Institutional investors have traditionally been concerned
about business-related operations, such as liquidity, portfolio management
systems, and how trades are best executed. However, 2019 is the year that a new
threat comes to light – financial fraud.
As the operations within financial firms becomes ever more
dependent on technological solutions, cybersecurity attack vectors are becoming
more clever than before. These attacks include schemes such as phishing, wire
transfer fraud, and vendor payment fraud – all of which are easier to complete
if employees and vendors are not trained to avoid them.
The digital security of many financial firms has reached
such dire straits that the SEC’s Office of Compliance Inspections and
Examinations (OCIE) released a formal Risk Alert on April 16, 2019. The alert asserts
that many firms are lacking when it comes to safeguarding customer data, and many
of them have open system vulnerabilities. More importantly, the report also
points out that employees need to be educated on how to properly handle data
and identify fraudulent attempts to get information.
Digital Security is Not Just Technology-Focused
There is a common misconception among institutional
investors that technology loopholes are the only thing digital attackers can
exploit. While a robust technology suite is critical to maintaining and
preventing data leaks, the employees and vendors are the most easily
manipulated. Today, most cases of leaked data stems from an employee giving
access to somebody who might warrant legitimate access without asking any
People are not foolproof. It’s important to have a contingency plan in the event that failure occurs. Agio, an IT infrastructure and hedge fund cybersecurity firm, asserts that it a comprehensive incident response plan is something every firm needs.
There is No Fool-Proof Solution
Incident response plans are becoming more popular as firms
realize that it is impossible prevent all digital attacks. There is no way for
a system to account for every potential attack vector and protect against them,
which is why firms are shifting towards early software to detect potential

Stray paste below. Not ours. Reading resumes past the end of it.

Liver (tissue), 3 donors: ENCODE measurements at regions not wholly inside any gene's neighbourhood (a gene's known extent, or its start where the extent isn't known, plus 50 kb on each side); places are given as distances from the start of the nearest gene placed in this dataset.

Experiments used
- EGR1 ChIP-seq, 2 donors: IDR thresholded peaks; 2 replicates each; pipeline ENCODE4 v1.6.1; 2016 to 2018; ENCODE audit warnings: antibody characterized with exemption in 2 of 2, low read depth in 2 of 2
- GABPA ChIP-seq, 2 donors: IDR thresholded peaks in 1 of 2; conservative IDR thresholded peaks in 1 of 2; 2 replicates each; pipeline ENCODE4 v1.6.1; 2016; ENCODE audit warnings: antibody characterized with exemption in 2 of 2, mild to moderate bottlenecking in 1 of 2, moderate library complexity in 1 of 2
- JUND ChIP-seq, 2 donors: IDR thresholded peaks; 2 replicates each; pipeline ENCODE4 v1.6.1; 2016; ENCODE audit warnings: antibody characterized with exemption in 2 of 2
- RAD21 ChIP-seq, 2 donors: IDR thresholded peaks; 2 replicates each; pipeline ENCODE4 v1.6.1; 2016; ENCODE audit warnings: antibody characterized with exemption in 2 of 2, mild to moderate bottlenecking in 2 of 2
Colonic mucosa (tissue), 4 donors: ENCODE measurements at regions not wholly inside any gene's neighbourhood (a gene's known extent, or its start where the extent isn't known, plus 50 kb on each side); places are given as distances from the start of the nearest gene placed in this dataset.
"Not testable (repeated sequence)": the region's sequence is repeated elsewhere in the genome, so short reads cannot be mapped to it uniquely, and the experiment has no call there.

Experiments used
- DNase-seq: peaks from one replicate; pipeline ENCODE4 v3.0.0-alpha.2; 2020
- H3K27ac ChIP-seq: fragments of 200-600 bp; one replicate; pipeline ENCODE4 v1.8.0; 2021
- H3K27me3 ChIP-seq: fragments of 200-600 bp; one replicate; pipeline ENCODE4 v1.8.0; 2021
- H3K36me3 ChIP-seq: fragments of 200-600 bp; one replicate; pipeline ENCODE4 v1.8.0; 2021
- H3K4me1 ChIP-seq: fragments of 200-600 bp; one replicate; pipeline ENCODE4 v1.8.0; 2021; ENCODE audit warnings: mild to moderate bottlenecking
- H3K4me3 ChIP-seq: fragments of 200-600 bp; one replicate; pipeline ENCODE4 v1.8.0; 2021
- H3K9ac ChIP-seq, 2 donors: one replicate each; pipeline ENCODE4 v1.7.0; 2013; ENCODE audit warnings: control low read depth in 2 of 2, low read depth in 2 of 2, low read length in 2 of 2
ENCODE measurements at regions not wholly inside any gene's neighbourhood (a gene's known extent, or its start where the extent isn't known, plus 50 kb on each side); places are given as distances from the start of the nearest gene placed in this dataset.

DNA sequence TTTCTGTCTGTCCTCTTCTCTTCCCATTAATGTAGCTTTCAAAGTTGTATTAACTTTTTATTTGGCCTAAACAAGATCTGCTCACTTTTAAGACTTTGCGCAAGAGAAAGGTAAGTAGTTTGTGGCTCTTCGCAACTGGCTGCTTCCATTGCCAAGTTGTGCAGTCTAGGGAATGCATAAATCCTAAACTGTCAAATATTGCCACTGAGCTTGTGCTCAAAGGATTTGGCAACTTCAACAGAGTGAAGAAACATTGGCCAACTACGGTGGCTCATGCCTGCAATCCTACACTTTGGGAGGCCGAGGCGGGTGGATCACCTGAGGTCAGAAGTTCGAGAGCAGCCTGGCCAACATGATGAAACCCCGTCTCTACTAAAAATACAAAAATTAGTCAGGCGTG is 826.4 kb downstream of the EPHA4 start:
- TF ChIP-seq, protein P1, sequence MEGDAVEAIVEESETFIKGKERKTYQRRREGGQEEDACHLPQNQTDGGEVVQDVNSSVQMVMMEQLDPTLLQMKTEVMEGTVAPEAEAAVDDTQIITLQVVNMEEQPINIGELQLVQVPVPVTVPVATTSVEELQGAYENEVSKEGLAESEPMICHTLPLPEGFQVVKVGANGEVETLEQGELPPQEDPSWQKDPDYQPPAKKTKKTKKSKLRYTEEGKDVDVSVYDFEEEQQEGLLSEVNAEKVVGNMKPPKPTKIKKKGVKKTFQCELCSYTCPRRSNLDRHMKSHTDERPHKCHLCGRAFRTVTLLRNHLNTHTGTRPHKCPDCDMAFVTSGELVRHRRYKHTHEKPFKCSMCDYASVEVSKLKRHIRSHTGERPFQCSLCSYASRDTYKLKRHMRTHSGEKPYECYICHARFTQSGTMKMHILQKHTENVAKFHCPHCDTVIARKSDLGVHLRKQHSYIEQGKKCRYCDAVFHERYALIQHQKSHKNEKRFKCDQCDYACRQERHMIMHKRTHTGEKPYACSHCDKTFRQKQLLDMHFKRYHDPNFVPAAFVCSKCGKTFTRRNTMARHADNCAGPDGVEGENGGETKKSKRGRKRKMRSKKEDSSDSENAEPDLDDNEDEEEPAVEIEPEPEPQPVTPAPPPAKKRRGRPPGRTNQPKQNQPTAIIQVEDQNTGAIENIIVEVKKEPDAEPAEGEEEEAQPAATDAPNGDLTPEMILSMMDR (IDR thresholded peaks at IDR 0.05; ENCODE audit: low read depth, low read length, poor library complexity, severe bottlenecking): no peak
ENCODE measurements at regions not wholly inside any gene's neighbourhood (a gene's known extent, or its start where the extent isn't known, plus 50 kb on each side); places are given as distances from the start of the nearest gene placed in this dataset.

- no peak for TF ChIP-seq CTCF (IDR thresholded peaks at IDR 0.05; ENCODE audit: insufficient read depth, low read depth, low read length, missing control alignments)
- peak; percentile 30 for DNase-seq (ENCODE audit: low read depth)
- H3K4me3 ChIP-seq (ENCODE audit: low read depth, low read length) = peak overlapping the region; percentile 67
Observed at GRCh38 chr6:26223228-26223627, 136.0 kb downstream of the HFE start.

leaks and plug them as soon as possible. Market research shows that firms will
likely double their information security budgets by 2020 to address this
growing need. It is essential to realize that technology is continuously
evolving, so incident response plans must be updated periodically too.
Systems and Vendor Testing
For institutional networks, a firm’s network is only as
secure as the weakest link – which could be a vendor. According to a recent
study, over 63% of data breaches begin with a vendor’s cybersecurity failure,
but only 52% of firms have formal security requirements for their vendors.
Since financial services firms typically work with a huge number of vendors,
it’s essential to understand their capabilities, the type of information they
have on hand, and how secure their digital security process is. More
importantly, thorough analysis should also be conducted on vetting whether or
not vendors should be privy to all the information they are receiving – a
server management vendor shouldn’t have the ability to access fund holdings,
Preventative Measures over Reactive Measure
It’s not possible to plug every single hole. However, it is
possible to create a plan of action for as many points of failure as can be
detected – which is what Agio recommends. It might not be cost efficient for a
firm to conduct a comprehensive digital security review in-house, but Agio is a
vendor that does offer a deep digital security audit service. At the end of the
day, it’s important to lay down the groundwork for a quick response to minimize
damages in event of any data breach – big or small.